There are plenty of practical uses for a fence: to gain privacy, safely corral kids and pets, block wind and noise, and prevent unsupervised dips in a swimming pool. But the right fence also makes a strong aesthetic statement, improving a home’s curb appeal.
In 2007 alone, Americans put up 59,000 miles of it, enough to circle the globe twice, and then some. Why wood? It’s inexpensive and lightweight, to be sure, but so is chain link. The main reason is that a wood fence can easily be shaped to give properties character and individuality. Wood fences come in dozens of styles, including linear post-and-rail and crisscrossing lattice, as well as a variety of picket patterns and post-cap designs. By staining the wood you can make it pop out or recede from the landscape as either a vibrant or subtle frame for what’s behind it.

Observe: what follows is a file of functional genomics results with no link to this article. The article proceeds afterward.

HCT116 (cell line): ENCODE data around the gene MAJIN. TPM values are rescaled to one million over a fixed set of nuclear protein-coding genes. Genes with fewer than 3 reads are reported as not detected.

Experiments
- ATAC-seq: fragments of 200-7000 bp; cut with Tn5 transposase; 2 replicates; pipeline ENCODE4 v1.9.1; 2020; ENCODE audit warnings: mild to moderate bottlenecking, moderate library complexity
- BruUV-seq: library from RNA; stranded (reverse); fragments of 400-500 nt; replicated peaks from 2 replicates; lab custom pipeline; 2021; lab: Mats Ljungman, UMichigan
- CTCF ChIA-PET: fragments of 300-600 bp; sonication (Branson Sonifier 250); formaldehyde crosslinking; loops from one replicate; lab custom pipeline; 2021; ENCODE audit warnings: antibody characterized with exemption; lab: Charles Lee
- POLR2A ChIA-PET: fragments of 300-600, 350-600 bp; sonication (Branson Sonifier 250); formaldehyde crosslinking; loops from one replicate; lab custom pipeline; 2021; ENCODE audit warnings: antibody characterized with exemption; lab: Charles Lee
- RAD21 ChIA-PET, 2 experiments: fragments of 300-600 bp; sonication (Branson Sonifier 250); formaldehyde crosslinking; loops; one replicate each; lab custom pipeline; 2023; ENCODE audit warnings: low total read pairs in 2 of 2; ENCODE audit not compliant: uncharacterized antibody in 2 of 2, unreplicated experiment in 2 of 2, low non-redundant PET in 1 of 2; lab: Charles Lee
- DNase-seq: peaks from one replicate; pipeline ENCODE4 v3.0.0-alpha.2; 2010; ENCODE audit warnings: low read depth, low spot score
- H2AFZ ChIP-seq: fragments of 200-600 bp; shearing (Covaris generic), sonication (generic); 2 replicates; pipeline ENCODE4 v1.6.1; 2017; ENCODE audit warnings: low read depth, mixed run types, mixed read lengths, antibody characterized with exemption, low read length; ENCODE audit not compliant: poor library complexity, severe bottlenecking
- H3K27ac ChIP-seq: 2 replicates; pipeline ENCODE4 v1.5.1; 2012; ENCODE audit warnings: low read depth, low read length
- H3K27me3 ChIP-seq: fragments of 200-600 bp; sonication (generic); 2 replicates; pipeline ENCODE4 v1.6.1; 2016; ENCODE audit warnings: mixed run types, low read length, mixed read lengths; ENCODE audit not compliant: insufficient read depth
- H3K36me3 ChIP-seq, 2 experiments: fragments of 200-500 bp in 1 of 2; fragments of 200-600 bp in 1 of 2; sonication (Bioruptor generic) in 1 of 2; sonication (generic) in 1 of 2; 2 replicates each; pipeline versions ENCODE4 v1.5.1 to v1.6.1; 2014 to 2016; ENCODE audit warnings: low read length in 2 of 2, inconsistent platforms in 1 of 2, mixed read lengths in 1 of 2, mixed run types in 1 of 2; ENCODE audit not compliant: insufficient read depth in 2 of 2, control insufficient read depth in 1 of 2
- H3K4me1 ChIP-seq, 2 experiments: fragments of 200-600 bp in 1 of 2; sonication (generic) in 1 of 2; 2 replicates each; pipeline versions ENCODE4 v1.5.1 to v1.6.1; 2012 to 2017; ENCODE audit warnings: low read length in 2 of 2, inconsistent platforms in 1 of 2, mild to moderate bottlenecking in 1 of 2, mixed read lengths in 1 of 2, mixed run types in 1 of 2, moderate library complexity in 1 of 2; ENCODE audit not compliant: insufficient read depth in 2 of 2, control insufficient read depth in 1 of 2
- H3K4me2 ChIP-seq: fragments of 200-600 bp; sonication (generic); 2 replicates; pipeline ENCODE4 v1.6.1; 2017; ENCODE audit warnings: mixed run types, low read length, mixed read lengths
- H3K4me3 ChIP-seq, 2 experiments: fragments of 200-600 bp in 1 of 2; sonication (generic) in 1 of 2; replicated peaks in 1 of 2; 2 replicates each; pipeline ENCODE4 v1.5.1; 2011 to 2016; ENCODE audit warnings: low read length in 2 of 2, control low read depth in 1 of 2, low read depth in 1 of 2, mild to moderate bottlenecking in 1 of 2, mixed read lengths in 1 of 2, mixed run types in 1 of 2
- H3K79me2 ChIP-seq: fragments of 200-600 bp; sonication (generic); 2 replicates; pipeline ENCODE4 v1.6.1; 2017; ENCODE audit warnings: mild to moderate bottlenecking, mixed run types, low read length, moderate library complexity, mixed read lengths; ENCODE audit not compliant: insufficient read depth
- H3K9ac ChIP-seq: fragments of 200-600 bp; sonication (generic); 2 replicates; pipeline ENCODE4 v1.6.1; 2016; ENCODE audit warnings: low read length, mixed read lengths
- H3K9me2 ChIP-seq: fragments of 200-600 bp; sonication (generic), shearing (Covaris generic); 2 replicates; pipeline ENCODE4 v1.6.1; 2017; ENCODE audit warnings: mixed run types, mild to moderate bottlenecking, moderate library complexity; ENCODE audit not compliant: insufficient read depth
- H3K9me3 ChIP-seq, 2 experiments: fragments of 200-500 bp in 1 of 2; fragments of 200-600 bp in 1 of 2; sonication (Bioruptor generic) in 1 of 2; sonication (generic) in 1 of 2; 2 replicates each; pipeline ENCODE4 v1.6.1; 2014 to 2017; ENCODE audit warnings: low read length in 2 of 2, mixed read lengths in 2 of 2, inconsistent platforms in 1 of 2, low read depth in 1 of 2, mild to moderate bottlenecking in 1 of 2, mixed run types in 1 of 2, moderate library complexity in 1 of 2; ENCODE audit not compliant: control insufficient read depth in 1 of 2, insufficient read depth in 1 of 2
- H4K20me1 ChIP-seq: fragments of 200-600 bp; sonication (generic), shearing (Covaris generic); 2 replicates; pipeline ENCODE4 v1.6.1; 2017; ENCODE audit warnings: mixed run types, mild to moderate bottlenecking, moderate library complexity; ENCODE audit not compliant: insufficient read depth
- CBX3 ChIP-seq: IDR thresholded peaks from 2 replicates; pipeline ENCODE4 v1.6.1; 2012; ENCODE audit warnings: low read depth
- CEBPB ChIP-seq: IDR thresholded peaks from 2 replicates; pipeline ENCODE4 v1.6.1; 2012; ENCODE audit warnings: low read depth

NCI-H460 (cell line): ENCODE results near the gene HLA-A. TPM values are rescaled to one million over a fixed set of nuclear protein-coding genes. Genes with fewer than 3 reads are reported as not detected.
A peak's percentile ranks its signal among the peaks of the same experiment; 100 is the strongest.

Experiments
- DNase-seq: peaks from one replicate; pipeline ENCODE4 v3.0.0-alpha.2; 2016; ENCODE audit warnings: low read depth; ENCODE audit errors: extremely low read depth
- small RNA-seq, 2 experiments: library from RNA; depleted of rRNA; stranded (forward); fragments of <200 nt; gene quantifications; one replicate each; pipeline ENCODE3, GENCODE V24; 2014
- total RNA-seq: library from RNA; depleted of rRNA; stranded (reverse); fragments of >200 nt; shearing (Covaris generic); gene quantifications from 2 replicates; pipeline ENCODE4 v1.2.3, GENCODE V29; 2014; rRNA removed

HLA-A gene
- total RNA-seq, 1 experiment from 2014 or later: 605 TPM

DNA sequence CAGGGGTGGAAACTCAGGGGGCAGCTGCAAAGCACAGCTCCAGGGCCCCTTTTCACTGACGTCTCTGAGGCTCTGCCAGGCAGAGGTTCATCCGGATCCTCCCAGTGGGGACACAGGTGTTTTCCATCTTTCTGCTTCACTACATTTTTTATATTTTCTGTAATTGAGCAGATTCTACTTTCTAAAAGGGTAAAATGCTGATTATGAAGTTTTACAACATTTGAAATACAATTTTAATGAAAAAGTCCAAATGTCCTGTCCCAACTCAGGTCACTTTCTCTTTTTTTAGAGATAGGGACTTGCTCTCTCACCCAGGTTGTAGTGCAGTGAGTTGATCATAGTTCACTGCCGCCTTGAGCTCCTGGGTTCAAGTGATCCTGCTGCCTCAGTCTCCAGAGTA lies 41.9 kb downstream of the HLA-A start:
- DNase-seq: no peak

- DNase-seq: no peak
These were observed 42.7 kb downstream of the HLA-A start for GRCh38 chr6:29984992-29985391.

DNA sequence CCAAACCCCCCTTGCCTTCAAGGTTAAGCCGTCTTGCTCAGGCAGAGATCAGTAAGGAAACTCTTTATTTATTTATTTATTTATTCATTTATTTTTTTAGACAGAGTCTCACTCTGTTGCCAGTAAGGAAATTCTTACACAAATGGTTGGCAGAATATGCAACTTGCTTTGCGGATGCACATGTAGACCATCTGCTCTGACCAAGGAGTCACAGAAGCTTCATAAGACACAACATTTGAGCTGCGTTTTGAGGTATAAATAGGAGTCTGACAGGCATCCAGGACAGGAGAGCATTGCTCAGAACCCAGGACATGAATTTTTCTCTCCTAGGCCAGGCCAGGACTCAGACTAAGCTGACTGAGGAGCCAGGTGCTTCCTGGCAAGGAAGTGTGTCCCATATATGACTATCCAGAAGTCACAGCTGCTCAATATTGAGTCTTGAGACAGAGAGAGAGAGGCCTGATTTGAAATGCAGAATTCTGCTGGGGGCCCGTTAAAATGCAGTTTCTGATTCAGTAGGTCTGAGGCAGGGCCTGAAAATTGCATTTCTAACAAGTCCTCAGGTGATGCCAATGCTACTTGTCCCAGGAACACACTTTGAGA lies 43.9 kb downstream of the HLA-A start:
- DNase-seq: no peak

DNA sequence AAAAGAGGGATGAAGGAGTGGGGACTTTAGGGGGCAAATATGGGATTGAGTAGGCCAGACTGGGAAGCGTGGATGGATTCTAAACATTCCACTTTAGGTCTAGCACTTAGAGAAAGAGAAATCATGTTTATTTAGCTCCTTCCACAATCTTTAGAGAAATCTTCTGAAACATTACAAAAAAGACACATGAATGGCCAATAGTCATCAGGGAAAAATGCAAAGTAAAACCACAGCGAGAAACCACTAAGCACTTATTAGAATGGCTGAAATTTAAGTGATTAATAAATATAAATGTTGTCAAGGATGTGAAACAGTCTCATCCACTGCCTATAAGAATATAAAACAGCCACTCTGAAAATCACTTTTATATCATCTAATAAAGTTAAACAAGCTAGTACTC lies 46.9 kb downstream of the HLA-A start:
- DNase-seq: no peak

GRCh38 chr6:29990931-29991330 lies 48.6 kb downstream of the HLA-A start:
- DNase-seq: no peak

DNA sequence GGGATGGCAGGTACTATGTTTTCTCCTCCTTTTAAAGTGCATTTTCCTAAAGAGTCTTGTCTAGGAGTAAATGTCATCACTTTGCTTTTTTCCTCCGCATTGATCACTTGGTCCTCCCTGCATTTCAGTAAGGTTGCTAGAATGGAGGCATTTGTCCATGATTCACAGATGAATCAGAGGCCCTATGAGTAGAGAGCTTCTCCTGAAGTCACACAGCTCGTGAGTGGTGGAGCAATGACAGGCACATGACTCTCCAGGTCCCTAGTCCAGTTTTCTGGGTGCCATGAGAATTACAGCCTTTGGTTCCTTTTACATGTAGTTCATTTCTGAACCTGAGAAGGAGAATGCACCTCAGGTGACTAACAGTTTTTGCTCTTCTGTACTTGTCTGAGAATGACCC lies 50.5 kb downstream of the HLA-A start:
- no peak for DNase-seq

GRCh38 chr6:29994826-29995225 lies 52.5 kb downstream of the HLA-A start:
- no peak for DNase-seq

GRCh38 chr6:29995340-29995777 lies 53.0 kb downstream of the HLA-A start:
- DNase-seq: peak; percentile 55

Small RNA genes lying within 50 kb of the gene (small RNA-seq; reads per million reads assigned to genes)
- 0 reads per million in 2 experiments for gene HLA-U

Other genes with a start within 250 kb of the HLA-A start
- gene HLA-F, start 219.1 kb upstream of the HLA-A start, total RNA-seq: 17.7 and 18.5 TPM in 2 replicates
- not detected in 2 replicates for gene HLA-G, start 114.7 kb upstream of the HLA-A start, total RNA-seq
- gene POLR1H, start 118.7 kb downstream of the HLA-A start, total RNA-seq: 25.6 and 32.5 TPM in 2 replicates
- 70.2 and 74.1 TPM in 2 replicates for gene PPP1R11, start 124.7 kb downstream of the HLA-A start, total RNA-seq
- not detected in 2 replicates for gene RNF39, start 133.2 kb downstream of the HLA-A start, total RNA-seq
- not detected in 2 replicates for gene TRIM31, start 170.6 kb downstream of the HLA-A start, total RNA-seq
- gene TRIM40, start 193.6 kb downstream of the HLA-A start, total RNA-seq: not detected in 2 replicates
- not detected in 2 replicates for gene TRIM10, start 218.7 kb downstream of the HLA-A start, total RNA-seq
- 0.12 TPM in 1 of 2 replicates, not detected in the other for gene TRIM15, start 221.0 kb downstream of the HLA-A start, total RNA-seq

How Long Do They Last?
About 20 years, if made of rot-resistant wood. Then posts are usually the first to go; panels survive longer because they typically don’t touch the ground.
How Much Maintenance?
Posts should be plumbed and tamped every three years or so. If the wood has a coating, the schedule varies; clear toners and waterproofers need annual refreshing, semitransparent stains last three to four years, and solid-color stains go five to seven. Paint is not recommended.